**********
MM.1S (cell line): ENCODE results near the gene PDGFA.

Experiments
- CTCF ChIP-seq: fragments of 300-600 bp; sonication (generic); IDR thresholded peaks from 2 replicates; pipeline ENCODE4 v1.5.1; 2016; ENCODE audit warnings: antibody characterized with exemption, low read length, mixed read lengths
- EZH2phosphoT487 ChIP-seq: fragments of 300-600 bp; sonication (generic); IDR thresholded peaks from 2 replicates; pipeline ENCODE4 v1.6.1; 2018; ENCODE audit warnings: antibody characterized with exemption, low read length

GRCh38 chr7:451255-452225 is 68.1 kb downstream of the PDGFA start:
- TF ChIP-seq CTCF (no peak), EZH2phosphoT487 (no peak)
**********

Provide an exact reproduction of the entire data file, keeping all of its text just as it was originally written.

MM.1S (cell line): ENCODE results near the gene PDGFA.

Experiments
- CTCF ChIP-seq: fragments of 300-600 bp; sonication (generic); IDR thresholded peaks from 2 replicates; pipeline ENCODE4 v1.5.1; 2016; ENCODE audit warnings: antibody characterized with exemption, low read length, mixed read lengths
- EZH2phosphoT487 ChIP-seq: fragments of 300-600 bp; sonication (generic); IDR thresholded peaks from 2 replicates; pipeline ENCODE4 v1.6.1; 2018; ENCODE audit warnings: antibody characterized with exemption, low read length

GRCh38 chr7:451255-452225 is 68.1 kb downstream of the PDGFA start:
- TF ChIP-seq CTCF (no peak), EZH2phosphoT487 (no peak)